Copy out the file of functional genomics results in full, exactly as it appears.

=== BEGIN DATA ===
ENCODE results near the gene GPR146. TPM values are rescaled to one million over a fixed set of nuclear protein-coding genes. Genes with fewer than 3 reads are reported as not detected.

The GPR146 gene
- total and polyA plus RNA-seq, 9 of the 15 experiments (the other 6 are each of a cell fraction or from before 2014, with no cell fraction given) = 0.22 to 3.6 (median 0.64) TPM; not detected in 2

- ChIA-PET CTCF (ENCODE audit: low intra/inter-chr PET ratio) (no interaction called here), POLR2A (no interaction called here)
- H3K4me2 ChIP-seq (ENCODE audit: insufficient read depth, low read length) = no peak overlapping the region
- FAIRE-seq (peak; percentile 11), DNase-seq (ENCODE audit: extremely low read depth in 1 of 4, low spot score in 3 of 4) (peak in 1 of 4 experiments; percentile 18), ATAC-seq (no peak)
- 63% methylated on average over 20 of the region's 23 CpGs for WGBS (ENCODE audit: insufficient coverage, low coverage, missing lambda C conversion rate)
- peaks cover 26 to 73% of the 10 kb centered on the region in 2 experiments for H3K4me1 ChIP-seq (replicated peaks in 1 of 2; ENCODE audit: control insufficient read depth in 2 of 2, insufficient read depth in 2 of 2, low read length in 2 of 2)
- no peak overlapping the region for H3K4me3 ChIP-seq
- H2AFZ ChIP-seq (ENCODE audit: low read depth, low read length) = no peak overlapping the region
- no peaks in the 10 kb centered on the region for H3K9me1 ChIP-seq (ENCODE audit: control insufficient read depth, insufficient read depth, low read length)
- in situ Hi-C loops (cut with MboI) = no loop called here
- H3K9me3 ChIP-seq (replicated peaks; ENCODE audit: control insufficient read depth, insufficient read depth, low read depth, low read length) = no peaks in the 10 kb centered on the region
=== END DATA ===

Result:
ENCODE results near the gene GPR146. TPM values are rescaled to one million over a fixed set of nuclear protein-coding genes. Genes with fewer than 3 reads are reported as not detected.

The GPR146 gene
- total and polyA plus RNA-seq, 9 of the 15 experiments (the other 6 are each of a cell fraction or from before 2014, with no cell fraction given) = 0.22 to 3.6 (median 0.64) TPM; not detected in 2

- ChIA-PET CTCF (ENCODE audit: low intra/inter-chr PET ratio) (no interaction called here), POLR2A (no interaction called here)
- H3K4me2 ChIP-seq (ENCODE audit: insufficient read depth, low read length) = no peak overlapping the region
- FAIRE-seq (peak; percentile 11), DNase-seq (ENCODE audit: extremely low read depth in 1 of 4, low spot score in 3 of 4) (peak in 1 of 4 experiments; percentile 18), ATAC-seq (no peak)
- 63% methylated on average over 20 of the region's 23 CpGs for WGBS (ENCODE audit: insufficient coverage, low coverage, missing lambda C conversion rate)
- peaks cover 26 to 73% of the 10 kb centered on the region in 2 experiments for H3K4me1 ChIP-seq (replicated peaks in 1 of 2; ENCODE audit: control insufficient read depth in 2 of 2, insufficient read depth in 2 of 2, low read length in 2 of 2)
- no peak overlapping the region for H3K4me3 ChIP-seq
- H2AFZ ChIP-seq (ENCODE audit: low read depth, low read length) = no peak overlapping the region
- no peaks in the 10 kb centered on the region for H3K9me1 ChIP-seq (ENCODE audit: control insufficient read depth, insufficient read depth, low read length)
- in situ Hi-C loops (cut with MboI) = no loop called here
- H3K9me3 ChIP-seq (replicated peaks; ENCODE audit: control insufficient read depth, insufficient read depth, low read depth, low read length) = no peaks in the 10 kb centered on the region